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    Why does sodium oxide have a higher melting point than magnesium fluoride??

    The charge density is the same.
    Magnesium is a smaller ion than sodium and so is fluorine than oxygen.
    Even if we were talking about induced dipole dipole forces mgf2 has more electrons and so it has stronger induced dipole dipole forces.

    Why is it after all this sodium oxide still has a higher melting point??
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    Sodium oxide's boiling point is lower than magnesium flurides. You have stated the reason however don't consider the dipole dipole when comparing boiling points as the compounds are ionic thus have charges not dipoles.
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    (Original post by Mathushan2001)
    Why does sodium oxide have a higher melting point than magnesium fluoride??

    The charge density is the same.
    Magnesium is a smaller ion than sodium and so is fluorine than oxygen.
    Even if we were talking about induced dipole dipole forces mgf2 has more electrons and so it has stronger induced dipole dipole forces.

    Why is it after all this sodium oxide still has a higher melting point??
    This is because sodium oxide is an ionic compound because Na is a metal and Oxygen is a non metal thus are held by oppositely strong ions this requires strong electrostatic energy to separate bonds apart and as well as this sodium oxide has a GREATER electronegativity that magnesium flouride and again more energy needed to break bonds apart magnesium flouride is also ionic but it Dosent have a strong electrostatic attraction compared to sodium oxide as it’s closer to the nucleus I hope this help feel free to message me !!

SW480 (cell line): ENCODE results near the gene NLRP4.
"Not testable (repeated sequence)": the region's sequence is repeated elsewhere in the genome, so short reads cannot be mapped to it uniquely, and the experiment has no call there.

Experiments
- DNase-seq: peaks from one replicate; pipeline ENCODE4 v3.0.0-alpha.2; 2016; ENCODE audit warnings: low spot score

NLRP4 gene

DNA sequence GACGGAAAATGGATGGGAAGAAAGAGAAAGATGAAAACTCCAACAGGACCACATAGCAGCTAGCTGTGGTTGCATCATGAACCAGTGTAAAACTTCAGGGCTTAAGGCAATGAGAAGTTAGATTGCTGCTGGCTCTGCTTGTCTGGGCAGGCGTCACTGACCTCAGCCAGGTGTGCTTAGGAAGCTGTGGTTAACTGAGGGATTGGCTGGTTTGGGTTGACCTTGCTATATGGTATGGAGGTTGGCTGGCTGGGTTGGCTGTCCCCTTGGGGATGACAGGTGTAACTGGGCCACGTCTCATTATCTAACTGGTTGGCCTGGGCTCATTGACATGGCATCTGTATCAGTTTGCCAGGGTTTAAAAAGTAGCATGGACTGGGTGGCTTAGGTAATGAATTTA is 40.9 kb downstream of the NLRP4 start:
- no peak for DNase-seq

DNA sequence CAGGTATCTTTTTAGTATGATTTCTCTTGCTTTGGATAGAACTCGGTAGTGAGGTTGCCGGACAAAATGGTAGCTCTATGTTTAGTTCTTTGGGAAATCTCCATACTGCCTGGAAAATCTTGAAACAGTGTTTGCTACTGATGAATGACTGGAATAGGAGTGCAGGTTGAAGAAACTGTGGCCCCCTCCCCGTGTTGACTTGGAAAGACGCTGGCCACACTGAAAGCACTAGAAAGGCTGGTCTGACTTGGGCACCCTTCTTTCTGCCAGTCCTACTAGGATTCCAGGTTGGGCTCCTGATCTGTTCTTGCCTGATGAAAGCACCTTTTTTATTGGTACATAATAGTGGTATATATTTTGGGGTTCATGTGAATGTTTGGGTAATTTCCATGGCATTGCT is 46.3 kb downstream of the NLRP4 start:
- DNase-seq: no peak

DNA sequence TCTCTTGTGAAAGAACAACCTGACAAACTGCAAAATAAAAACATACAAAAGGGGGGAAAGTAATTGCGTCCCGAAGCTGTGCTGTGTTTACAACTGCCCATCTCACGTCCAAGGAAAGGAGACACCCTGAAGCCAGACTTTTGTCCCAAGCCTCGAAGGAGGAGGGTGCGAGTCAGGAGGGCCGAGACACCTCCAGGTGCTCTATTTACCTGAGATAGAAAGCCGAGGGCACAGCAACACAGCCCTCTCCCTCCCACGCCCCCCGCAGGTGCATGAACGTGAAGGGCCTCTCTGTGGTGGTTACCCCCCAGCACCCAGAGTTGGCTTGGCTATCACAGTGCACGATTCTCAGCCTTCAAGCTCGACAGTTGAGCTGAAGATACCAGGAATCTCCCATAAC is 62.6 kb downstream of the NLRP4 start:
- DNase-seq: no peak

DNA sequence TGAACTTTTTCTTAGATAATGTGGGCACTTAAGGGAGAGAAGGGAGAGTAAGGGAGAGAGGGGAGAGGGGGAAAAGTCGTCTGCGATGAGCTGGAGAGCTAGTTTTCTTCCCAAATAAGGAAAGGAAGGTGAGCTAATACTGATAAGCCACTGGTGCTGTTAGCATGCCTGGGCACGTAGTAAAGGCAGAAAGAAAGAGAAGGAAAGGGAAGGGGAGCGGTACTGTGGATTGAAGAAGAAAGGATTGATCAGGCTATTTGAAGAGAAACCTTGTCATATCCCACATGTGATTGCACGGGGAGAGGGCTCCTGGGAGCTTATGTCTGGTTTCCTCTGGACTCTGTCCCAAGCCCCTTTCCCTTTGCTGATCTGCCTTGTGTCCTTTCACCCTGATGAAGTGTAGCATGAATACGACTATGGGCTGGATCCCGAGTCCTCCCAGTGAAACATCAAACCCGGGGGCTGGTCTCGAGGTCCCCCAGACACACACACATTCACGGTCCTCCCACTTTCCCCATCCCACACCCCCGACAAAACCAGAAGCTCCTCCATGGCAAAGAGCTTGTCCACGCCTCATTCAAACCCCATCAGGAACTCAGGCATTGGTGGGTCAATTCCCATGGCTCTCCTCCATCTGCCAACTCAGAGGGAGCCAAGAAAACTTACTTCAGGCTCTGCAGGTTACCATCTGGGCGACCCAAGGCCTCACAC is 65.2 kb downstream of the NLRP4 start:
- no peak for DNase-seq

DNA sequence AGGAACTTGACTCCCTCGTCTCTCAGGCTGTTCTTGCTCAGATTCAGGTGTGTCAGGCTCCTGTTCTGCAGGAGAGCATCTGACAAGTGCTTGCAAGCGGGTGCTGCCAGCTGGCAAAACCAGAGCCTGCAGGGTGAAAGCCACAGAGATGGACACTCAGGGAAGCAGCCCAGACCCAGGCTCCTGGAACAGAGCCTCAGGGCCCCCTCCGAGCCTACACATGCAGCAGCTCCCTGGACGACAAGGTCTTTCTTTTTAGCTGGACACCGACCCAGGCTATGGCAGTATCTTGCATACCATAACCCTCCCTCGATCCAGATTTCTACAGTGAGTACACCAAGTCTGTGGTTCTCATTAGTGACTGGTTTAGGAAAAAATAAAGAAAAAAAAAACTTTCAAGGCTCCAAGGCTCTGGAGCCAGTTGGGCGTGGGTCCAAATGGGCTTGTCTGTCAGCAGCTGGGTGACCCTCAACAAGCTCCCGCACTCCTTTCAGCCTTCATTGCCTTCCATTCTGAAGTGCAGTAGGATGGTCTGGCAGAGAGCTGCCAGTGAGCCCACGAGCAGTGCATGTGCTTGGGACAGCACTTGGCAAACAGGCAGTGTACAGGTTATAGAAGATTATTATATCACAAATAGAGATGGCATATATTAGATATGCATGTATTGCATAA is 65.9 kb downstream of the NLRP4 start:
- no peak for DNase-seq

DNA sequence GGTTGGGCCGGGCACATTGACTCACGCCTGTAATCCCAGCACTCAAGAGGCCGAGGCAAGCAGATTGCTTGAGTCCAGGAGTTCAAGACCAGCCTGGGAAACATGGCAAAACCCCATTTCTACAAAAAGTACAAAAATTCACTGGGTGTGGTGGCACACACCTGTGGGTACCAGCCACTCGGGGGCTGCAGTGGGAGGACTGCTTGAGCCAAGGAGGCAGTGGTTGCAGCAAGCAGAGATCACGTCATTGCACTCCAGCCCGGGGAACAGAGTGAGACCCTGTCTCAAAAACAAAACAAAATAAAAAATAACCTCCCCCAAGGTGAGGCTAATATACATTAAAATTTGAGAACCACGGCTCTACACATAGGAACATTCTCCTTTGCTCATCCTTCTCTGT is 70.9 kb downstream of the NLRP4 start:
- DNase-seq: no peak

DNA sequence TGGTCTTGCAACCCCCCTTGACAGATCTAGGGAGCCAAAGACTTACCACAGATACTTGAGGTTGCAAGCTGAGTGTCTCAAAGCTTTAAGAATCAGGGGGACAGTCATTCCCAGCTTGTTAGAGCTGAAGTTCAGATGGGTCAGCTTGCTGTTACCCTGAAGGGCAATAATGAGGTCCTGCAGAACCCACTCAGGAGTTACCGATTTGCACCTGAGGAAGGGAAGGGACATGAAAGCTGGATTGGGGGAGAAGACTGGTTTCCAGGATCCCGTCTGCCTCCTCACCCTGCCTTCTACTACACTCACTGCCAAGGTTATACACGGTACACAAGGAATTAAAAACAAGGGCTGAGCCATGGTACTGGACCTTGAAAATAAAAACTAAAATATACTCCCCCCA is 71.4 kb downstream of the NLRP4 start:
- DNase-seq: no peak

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    (Original post by dhruvap)
    Sodium oxide's boiling point is lower than magnesium flurides. You have stated the reason however don't consider the dipole dipole when comparing boiling points as the compounds are ionic thus have charges not dipoles.
    As part of a question in my ocr chemistry revision guide it says sodium oxide has a higher melting point.
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    (Original post by Mathushan2001)
    As part of a question in my ocr chemistry revision guide it says sodium oxide has a higher melting point.
    I checked on google maybe your textbook got it wrong. Let me know I'm interested if what the textbook is saying is actually true.
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    (Original post by dhruvap)
    I checked on google maybe your textbook got it wrong. Let me know I'm interested if what the textbook is saying is actually true.
    I double checked and asked my teachers, even though they were not able to give me a valid explanation they seemed to agree with the fact that the melting point of sodium oxide was in fact higher than magnesium fluoride.

    Thank you for your time.
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    (Original post by Mathushan2001)
    I double checked and asked my teachers, even though they were not able to give me a valid explanation they seemed to agree with the fact that the melting point of sodium oxide was in fact higher than magnesium fluoride.

    Thank you for your time.
    No problem thanks for getting back to me.
 
 
 
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